Commentary for the WSJ

Putin’s Bid to Extend Rule Is Approved by Russia’s Parliament

Constitutional changes could make Putin the longest-ruling leader in Russia’s modern history, surpassing Stalin

The amendment passed this week, however, could galvanize the Russian opposition as it provides a clear path for Mr. Putin to remain in power, said Tatiana Stanovaya, founder of political analysis firm R.Politik.

“The opposition received an important reason to question and attack Putin’s reform. All the hopes for change crashed yesterday,” Ms. Stanovaya said. “It will be a challenge for the Kremlin.”

A series of constitutional amendments Mr. Putin recently proposed are also a sign of his increasingly traditionalist, nationalistic policies, observers say. They include a provision effectively banning same-sex marriage and enshrining in the constitution the mention of Russians’ “faith in God.”

Mr. Putin’s rule “becomes more ideological and it fuels more radical, more nationalistic-minded forces, conservatives to push forward their agenda and to tighten the screws,” Ms. Stanovaya said.


Commentary for The Washington Post

Putin once told Russians he didn’t want to be the ‘eternal president.’ Now it appears he does.

By Isabelle Khurshudyan 

March 11, 2020 at 5:04 p.m. GMT+1

Putin in January even recommended stricter presidential term limits and the transfer of more power to parliament.So his apparent shift Tuesday caught Russians off guard. The message now is that Putin could be in the Kremlin until he is in his 80s.

“We were convinced that Putin is going to leave in 2024, and finally we see that we all were wrong,” said Tatiana Stanovaya, a nonresident scholar at Carnegie Moscow Center and the head of R. Politik, a think tank. Now, she said, the constitutional process seems built to avoid being accused of simply appointing himself “the eternal president,” Stanovaya added.

“As we understand it now, there are two Putins,” Stanovaya said. “One Putin dreams about the very far future, where we will have a just and democratic system with a rotation of leaders.

“But if we’re talking about now, present-day Putin thinks about stability, about enemies abroad, crises,” she added. “And for him, it’s not a good moment to begin to live in this illusionary good world where we have a successor.”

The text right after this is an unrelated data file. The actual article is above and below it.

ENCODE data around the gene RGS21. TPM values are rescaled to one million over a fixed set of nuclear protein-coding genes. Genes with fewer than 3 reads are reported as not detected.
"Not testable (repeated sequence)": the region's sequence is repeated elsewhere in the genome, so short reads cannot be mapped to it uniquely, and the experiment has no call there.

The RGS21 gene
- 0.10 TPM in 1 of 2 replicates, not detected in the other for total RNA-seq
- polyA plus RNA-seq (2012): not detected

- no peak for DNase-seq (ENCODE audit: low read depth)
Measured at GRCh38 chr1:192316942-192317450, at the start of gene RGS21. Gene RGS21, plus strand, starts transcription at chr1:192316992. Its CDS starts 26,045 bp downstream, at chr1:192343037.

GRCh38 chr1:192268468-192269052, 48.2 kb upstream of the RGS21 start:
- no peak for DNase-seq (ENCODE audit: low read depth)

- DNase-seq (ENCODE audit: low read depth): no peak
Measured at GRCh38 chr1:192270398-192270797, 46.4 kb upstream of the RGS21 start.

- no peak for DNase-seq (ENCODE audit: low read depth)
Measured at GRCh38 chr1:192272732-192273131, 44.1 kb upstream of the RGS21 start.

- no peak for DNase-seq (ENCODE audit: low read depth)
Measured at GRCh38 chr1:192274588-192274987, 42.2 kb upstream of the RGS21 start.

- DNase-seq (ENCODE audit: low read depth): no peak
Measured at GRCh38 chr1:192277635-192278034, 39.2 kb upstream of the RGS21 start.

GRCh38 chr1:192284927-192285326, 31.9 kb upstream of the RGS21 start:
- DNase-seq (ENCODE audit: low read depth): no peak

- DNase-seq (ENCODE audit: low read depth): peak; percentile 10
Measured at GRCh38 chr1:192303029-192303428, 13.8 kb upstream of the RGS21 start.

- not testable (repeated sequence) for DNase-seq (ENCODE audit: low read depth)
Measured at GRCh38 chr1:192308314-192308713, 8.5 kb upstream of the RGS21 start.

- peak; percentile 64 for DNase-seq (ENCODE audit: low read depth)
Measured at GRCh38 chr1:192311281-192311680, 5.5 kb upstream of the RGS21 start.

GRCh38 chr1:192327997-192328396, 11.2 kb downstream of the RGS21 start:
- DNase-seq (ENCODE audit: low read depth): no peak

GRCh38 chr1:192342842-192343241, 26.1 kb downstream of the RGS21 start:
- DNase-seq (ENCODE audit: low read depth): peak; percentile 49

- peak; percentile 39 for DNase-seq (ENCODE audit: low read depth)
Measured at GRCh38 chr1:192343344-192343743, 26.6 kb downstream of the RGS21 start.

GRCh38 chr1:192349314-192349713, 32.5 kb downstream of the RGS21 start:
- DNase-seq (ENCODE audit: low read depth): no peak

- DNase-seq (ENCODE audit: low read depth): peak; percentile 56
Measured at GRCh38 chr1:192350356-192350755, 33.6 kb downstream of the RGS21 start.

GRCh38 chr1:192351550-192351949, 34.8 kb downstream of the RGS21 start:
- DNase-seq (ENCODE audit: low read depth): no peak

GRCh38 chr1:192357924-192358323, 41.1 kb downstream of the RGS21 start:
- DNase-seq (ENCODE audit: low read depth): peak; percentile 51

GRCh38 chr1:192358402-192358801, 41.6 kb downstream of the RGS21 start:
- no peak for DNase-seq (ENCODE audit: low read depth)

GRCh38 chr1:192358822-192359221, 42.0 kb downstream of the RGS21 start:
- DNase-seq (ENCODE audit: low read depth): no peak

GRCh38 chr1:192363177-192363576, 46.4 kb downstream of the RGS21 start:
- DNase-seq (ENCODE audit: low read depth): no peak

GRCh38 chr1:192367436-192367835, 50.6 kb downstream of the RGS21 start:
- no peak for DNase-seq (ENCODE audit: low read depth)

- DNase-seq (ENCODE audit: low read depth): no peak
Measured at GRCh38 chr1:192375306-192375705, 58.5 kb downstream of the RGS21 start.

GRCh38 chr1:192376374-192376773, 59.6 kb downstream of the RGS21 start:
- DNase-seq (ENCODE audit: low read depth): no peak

Commentary for Reuters

Putin approves changes allowing him to stay in power until 2036

Putin, 67, now had more room to maneuver politically, said Tatiana Stanovaya, a non-resident scholar at the Carnegie Moscow Center.

His stance handed him the option to run again in 2024 should he choose to do so and removed political challenges raised by what had been seen as his last term in the Kremlin, she added.

“The successor issue disappears. The issue of Putin as a lame duck disappears,” said Stanovaya.

Opposition activists said they planned to protest against what some called a rewriting of the constitution in the interests of the ruling elite. One group said it had applied for permission to stage a demonstration on March 21.


Commentary for AFP

Russian gaming guru enters politics, but is he playing for the Kremlin?

Observers say it’s also unlikely that any of the new parties will meet the five percent threshold needed to enter parliament.
“The main objective is really to minimise the risk of a decline in the popularity of the ruling United Russia party,” said Tatiana Stanovaya of the R.Politik think tank.
– Ruling party woes –
United Russia is experiencing a slump in support over Russia’s ailing economy, with just 33 percent of voters saying they will cast their ballots for the once-dominant party in upcoming elections, according to state polling agency VTsIOM.
The figures mark a steep decline from 2016, when United Russia won 54 percent of votes in legislative elections.
Another recent entry to politics was Sergei Shnurov, the lead singer of hit rock group Leningrad.
Shnurov joined the Growth Party — founded in 2016 by a Putin ally — last month, taking care to delete old social media comments critical of the president.
This sudden burst of activity, says Stanovaya, is designed by the Kremlin to draw attention from Russia’s difficulties.
“These manoeuvres are not an attempt to talk about the future of the country,” she said, instead describing it as a strategy to “avoid real problems”.